The Upper Presbytery of the Presbyterian Church of Ghana, has expressed concerned about the activities of some spiritualists who appear on television purporting to have the ability to conjure money to make people rich overnight.
“It is the firm belief of the Presbytery that all members of our society must diligently commit themselves to whatever noble pursuit that their hands find to do for the Almighty God to bless their exploits and handiwork.
The “get rich quick’ syndrome has no foundation in the word of God as well as in nation building, the Church said at the end of its seventh session held at Navrongo.
It was on the theme: “When the Holy Spirit Moves: Energized to pursue our Evangelical mandate”.
The Chairperson of the Upper Presbytery, Reverend Emmanuel Atami, stressed that besides the legally acceptable money creation system overseen by the BOG, the constitution does not mandate anybody or an institution to create any legal tender.
The Presbytery therefore called on the Bank of Ghana to investigate the activities of these spiritualists who claim to have powers to raise money besides the legally acceptable money creation system overseen by the Bank of Ghana.
The Church stressed that the negative practice was not only unconstitutional but had the greater tendency in nurturing in the youth not to aspire higher and work hard for achievements in life, have patience and hope in God, but to resort to getting money quickly, which it noted could undermine the progress of the society and nation building as a whole.
The Church also called on the National Media Commission and all media houses to help put an end to what it referred to as “the public display of “get rich quick” activities of the ever increasing “juju” money spiritualists on their airwaves.”
Whilst expressing concern about the threat of political vigilante groups to national security, the Church called on the government, leaders of the various political parties and the security agencies to ensure that they were disbanded.
On Education, the Church commended government for the expansion of educational facilities particularly, for taking bold steps in establishing a public university in each of the regions to open more opportunities for people to upgrade themselves using different models of learning.
It however observed that at the secondary school level many of the youth were not able to meet the minimum entry requirement to take advantage of tertiary education.
It attributed such problems to the addiction of the youth to social media at the expense of their books and impressed upon parents and guardians to step up their parental and supervisory roles over their wards. It further called on School Management Boards (SMB) and Parent Teacher Associations (PTAs) to support by instilling discipline in the students.
“Also at the basic level, the Presbytery has observed that the long standing partnership and cordial relationship between the Religious Educational Units and the Ghana Education Service is gradually breaking down and this is affecting collaboration, supervision and discipline in the schools. The Government and other stakeholders who are into education should strengthen their relationship. Government should treat both private and public educational institutions equitably”.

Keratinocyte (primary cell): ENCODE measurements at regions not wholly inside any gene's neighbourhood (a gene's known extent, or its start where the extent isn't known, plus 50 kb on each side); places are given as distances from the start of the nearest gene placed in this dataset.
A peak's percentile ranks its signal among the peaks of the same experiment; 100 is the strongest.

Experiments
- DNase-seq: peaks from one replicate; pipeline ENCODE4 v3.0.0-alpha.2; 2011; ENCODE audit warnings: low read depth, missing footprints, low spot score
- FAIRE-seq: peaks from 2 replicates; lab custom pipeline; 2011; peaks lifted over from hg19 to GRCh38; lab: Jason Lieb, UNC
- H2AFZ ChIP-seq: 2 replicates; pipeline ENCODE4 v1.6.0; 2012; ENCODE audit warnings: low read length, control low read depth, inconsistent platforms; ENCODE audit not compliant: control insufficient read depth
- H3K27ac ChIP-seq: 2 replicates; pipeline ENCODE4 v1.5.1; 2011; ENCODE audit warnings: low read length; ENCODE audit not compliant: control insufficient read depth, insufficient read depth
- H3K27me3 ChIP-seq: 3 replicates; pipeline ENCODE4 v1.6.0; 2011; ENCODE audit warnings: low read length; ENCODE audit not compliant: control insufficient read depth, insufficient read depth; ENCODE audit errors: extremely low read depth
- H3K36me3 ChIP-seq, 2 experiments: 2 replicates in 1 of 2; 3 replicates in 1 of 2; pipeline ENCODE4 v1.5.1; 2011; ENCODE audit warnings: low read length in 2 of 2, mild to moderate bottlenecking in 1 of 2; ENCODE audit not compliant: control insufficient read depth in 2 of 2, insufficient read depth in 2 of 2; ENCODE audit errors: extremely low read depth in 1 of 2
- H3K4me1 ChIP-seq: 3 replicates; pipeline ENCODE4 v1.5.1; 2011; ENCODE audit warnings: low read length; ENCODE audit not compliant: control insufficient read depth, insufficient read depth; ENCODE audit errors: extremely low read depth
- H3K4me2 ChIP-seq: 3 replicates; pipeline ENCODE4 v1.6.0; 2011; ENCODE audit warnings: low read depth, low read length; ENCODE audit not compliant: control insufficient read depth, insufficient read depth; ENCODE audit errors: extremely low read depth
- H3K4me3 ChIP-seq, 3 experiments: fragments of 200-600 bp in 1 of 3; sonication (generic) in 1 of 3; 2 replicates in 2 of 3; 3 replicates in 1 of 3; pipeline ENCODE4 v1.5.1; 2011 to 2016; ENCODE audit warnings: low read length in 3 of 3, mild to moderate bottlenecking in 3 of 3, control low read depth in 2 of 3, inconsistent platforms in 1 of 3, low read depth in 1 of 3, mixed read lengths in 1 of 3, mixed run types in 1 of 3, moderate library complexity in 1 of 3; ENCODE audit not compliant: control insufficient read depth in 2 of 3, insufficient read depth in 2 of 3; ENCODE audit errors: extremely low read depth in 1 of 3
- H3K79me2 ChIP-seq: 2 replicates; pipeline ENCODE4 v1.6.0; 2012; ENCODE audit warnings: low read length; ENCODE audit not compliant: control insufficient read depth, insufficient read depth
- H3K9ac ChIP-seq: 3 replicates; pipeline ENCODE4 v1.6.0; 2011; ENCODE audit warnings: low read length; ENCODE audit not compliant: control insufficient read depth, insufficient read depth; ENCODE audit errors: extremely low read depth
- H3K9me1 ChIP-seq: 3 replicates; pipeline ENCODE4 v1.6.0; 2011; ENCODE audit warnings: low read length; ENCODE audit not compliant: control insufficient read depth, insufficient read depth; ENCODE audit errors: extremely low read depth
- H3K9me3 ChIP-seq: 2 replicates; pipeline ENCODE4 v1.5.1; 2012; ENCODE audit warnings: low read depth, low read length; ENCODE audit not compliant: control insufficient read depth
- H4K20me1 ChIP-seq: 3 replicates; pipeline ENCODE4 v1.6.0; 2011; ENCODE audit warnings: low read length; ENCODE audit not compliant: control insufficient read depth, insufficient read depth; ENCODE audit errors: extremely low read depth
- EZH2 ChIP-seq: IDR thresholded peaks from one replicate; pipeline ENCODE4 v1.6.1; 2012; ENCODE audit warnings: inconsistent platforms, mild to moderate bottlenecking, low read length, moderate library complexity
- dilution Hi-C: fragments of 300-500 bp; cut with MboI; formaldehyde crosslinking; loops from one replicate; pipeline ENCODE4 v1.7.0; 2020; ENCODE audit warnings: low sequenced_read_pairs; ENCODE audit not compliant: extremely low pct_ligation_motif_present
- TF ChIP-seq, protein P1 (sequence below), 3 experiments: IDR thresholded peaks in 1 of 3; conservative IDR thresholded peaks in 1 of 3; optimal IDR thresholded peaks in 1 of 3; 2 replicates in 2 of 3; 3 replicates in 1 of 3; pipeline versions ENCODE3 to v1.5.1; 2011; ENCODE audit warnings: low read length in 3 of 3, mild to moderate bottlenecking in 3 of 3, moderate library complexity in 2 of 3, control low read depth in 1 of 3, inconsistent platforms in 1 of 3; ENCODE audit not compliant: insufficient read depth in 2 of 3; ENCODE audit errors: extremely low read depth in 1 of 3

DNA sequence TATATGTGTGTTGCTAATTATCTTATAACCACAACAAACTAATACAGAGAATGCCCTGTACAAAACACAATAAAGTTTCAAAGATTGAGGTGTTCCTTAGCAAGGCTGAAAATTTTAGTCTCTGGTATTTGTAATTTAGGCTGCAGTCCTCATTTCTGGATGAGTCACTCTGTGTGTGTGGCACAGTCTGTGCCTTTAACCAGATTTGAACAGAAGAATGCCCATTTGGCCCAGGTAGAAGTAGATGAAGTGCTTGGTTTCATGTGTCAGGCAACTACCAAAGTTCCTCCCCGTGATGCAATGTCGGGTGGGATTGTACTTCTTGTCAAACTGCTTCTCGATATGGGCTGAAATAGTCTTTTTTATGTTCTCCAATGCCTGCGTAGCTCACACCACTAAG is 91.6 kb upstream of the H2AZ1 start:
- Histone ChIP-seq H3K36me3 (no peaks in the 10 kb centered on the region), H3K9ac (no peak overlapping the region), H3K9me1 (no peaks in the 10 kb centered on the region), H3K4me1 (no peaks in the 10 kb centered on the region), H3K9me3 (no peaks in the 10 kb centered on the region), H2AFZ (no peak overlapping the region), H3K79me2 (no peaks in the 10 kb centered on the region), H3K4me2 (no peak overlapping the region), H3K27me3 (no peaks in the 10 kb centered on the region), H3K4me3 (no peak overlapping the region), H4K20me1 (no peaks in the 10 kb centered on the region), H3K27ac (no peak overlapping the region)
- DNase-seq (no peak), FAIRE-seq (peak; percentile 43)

The Church, which spoke about the annual delay in releasing students’ grants for Second Cycle Institutions in the Northern parts of the country, entreated government to find lasting solution to the problem.
Whilst calling on the Government to be committed to the promise of planting for food and jobs and one district, one factory initiatives, it said the effective implementation of the interventions would help in addressing the unemployment problems among the youth and ensure food security.
It said the Presbytery was very worried about the recent recorded suicide cases among the youth and recommended that counselling by parents, educational institutions and religious bodies should be strengthened to enable the youth build emotional stability and cultivate the spirit of endurance.
It urged the government to sustain the fight against illegal mining by strengthening institutions that have regulatory, monitoring and supervisory role over mining as well as find alternative livelihoods for the affected or yet to be affected people in the galamsey business.
The Church commended the Electoral Commission, Political Parties, the previous Government, Civil Society Organizations, the Security Agencies, and the people of Ghana for collectively working for a peaceful election in December 2016 and ensuring smooth transition.
The Church called on all Ghanaians to help nurture the peace the country was currently enjoying.
The seventh Presbytery Session afforded delegates and commissioners the opportunity to reflect and to take stock of the various activities carried out by the Presbytery in 2016.